Yeah 1100s with marzocchis. I am about 185 in riding gear. So the 120mm would be measured from the inner leg down with just the spring removed not the 2 spacers. I used 5wt maxima oil but I guess thats a waste at this point. I just cant figure out why my forks are so over filled to start with.
 

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Stock, from Ducati, these forks had different oil levels from one fork to another on the same bike. Piss poor quality control.

Follow Alex's advice. You have another option of going with Traxxion Dynamics for springs too.


This should help with the oil:



Dave
 

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I tore into the forks today to do a fluid change. I have always thought they were a bit harsh so I went with 5wt fluid instead of the book spec 7.5. I removed 20oz of fluid from each leg which was about 85mm of air with just the spring removed (sliver shim and black spring spacers in the oil). The book spec is .48 cu.dr of fluid which is 16oz and 104mm gap from the top. So whats going on here, are factory levels all over the place or did the previous owner add in more oil? I have the forks set with the same 20oz right now so will I be ok or has that been my harsh front fork cause all along.
Yep, I have the same problem and the previous owner said he did nothing to the forks. I was trying to ask my local Ducati shop about it but after 3 attempts to try and ask the service tech with no response (AMS in Dallas), I gave up. So, now I am going to get into the fork myself just like you guys did and see whats up inside of the fork. It seems like it is hydraulic locking. I cannot get full travel out of the forks and they are a bit harsh. Too much air would make them bouncy, which they are not. Curious to see what you find out......I will follow this thread for sure.
 

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Discussion Starter · #9 ·
What is full travel for the non evo sp forks? What is the ideal weight for the stock springs? My bike doesnt ride terribly now but I still think it needs improvement.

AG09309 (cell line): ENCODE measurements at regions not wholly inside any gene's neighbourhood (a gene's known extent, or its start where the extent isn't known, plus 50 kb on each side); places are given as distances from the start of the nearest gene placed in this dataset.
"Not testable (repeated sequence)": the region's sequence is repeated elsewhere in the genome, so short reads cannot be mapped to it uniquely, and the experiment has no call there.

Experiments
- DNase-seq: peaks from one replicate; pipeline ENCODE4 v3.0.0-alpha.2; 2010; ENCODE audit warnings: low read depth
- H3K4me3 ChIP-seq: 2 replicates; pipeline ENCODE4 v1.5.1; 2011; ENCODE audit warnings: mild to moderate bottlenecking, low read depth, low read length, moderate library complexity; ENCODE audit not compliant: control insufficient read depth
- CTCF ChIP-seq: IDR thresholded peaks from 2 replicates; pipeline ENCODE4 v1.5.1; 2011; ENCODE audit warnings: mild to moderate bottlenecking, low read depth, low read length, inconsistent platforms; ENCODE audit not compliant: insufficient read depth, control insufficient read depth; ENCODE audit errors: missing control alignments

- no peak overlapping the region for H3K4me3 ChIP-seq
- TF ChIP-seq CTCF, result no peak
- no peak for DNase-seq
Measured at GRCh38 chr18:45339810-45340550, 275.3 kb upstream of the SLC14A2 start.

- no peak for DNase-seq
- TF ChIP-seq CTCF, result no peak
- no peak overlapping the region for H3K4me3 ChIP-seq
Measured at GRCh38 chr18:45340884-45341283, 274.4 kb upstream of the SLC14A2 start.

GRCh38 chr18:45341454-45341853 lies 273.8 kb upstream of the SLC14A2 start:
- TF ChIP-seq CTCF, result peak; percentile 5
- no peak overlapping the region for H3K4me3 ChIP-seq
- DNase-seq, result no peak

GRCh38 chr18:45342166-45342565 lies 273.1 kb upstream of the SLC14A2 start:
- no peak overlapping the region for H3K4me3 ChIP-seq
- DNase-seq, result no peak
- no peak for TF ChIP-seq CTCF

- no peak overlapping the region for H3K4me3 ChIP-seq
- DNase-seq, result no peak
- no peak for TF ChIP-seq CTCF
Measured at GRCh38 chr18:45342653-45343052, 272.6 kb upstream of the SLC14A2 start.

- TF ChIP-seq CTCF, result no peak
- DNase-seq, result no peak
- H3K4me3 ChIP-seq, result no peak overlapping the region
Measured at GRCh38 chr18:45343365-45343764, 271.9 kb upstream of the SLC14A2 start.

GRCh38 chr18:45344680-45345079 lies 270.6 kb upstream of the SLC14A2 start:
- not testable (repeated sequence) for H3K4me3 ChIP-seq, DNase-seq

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A few answers......

The stock Hyper forks (non Evo SP) don't travel all the way to the bottom of the inner fork tube like you would expect. The bottom bumpstop has the forks stopping about 1.25" from the base of the inner fork tube. So, placing a zip tie on the tube, it will NEVER hit the bottom casting of the fork, regardless of what you do.

Ducati claims that the stock springs on the non-Evo SP forks are .85 kg/mm, when in fact, they have dyno'd out at .66 kg/mm. This rate might be fine if you wieghed about 140-150lbs. However, the springs are progressively wound, further compounding the spring rate/valving issue with these forks.

The fact is, these forks are undersprung and over damped with mediocre valving and even worse oil. The rebound circuit works pretty well stock but the compression circuit is a light switch, all or nothing, and could benefit from better oil. They need heavier springs (for most of us) and a good quality oil that is still heavy enough to control your new springs rebound but light enough to allow the compression circuit to do its job.

So, for best results, without buying a cartridge kit, go through Traxxion Dynamics or Lindeman Engineering and have them calculate the proper straight rate spring for you. Then, depending on your body wieght/spring rate, you will need to pick the oil viscosity. Fill the fork tubes to somewhere around 120mm (+/- up to 10mm) air gap and give it a go. The air gap works as a bump stop, sort of. Too much air gap and you don't get full travel. Not enough and you bottom the forks out too easy.